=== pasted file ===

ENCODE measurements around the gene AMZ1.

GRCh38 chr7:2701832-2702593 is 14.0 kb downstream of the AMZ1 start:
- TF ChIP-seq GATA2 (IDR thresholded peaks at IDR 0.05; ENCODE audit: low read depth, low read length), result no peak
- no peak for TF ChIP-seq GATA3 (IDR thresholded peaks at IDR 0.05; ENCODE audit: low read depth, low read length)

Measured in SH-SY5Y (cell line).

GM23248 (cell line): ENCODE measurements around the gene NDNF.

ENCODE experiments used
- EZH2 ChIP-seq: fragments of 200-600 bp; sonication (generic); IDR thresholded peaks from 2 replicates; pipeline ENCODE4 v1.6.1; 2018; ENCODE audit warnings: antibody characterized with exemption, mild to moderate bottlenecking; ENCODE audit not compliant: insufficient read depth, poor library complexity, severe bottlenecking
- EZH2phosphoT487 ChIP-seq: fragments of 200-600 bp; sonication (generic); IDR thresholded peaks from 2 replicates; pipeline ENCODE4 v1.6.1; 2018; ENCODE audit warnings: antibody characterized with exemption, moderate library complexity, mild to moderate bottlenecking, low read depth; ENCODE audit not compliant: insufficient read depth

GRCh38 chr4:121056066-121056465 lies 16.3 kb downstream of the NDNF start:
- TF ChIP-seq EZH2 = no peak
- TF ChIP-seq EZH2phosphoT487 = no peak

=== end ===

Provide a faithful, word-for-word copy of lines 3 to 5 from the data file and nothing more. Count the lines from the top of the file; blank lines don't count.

- TF ChIP-seq GATA2 (IDR thresholded peaks at IDR 0.05; ENCODE audit: low read depth, low read length), result no peak
- no peak for TF ChIP-seq GATA3 (IDR thresholded peaks at IDR 0.05; ENCODE audit: low read depth, low read length)

Measured in SH-SY5Y (cell line).